$1 + $1 = Family fun with financial literacy
Just like teaching children to read, it’s good to get kids off to an early start with financial literacy. Lessons can start at preschool age and continue as your children grow in the classroom of your own home.
How much do things cost? How do you earn money? What are typical household expenses? A foundation in financial knowledge is as valuable as the traditional reading, writing and arithmetic, and it can be simple and fun to teach to children.
The 529 Roadmap for their Future, from the College Savings Plans Network, offers some easy and entertaining methods to help children learn financial literacy at any grade level.
Preschool. Play games that involve money like “grocery store.” Use grocery items from your cupboards, bathroom, etc. Make your own play money (or use actual money) and place items in a “cart” and explain what each item costs, and that the more you spend on those items, the less you have to spend on other things, like personal items such as toys. This teaches your child about the value of money and the cost of everyday items. It also can be a valuable lesson regarding the cost of food, and how important it is to not be wasteful.
Third grade. When your child receives money (whether from the tooth fairy, for chores, as holiday or birthday gifts, etc.), begin to discuss the value of dividing it up to spend on something immediately, save for a short-term goal, save for a long-term goal and give to a cause or person your family cares about. Teaching about the value and impact of generosity is critical to your child’s development.
Sixth grade. Teach your child about budgeting. Let them manage a small household budget – like the monthly household snack budget. Give them a set amount of money, then let them choose which items you will purchase. Challenge them to make the money last all month. You can also begin to acquaint your child with the concept of priorities so that he or she can begin to understand why your family chooses to focus its attention in the way it does.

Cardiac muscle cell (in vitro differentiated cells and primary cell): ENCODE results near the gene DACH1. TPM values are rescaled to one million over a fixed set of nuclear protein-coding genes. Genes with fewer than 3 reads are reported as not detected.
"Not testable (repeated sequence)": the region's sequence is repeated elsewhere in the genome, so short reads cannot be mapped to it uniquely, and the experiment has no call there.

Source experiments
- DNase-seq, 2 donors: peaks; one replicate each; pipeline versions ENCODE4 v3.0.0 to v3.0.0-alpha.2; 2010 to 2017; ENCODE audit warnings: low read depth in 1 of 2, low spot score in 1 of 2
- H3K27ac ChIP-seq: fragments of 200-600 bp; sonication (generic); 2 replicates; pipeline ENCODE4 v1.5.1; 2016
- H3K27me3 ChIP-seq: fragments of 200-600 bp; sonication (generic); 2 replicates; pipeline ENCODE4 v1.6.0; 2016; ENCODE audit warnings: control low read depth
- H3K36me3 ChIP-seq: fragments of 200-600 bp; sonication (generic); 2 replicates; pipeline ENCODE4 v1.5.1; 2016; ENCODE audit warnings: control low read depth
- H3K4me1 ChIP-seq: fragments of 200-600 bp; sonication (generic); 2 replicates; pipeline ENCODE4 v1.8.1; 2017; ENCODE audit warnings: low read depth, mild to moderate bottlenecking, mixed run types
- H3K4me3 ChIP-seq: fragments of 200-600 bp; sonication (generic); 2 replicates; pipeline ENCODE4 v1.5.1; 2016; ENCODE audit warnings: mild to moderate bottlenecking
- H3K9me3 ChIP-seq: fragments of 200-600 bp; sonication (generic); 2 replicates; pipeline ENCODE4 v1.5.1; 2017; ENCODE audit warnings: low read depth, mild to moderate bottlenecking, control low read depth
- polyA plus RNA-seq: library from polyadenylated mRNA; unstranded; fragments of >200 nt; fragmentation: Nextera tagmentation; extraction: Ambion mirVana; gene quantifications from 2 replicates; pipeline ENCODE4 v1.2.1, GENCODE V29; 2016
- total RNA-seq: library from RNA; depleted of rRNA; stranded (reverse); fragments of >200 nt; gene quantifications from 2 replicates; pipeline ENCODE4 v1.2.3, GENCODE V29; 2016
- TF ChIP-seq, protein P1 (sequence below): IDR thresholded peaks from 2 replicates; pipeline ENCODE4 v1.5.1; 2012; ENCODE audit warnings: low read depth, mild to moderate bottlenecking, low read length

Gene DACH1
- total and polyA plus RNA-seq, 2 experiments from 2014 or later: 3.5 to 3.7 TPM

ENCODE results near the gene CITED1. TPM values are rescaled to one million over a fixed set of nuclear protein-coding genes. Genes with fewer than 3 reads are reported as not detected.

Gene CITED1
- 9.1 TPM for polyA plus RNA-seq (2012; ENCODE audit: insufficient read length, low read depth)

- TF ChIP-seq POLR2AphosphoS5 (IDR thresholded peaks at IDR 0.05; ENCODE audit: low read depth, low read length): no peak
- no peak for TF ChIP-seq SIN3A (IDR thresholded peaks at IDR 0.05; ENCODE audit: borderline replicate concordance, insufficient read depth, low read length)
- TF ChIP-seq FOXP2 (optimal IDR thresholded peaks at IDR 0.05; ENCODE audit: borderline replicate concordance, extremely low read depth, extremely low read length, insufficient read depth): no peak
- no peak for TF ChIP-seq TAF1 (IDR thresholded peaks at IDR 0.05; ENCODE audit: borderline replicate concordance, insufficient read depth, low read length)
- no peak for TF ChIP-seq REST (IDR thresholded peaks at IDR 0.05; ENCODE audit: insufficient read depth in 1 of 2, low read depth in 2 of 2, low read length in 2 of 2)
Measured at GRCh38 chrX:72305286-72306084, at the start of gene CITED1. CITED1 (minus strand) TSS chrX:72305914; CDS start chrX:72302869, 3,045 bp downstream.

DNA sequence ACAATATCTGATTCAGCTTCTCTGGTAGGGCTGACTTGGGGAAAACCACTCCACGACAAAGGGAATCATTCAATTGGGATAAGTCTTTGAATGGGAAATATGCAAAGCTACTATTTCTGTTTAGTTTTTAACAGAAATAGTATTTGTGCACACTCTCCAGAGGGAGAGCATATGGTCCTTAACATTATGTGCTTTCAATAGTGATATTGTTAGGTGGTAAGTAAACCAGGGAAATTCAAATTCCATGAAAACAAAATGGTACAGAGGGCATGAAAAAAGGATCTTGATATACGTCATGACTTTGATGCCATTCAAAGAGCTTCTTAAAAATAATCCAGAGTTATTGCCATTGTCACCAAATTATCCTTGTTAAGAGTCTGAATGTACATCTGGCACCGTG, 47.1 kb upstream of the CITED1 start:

Eighth grade. Encourage your child to take on side jobs outside of your house to earn a little money—things like babysitting or mowing lawns.
10th grade. Your child will be reaching driving age soon. Have you talked about a budget for this? Is your student getting his or her own car to drive back and forth to school and to extracurricular activities? Have you worked out a payment plan for them to pay for part of the car, car insurance, gas, repairs and maintenance? This can be a big-budget item and that comes with significant costs. If you are making payments on their car, this is an ideal time to talk about debt and how paying it off works. Explain interest rates, loans and credit scores and how paying your bills on time affect all those things.
The Roadmap also addresses educational costs, including 529 plans and student loans. It is available for download here or at 529forcollege.com, along with more college savings information and resources.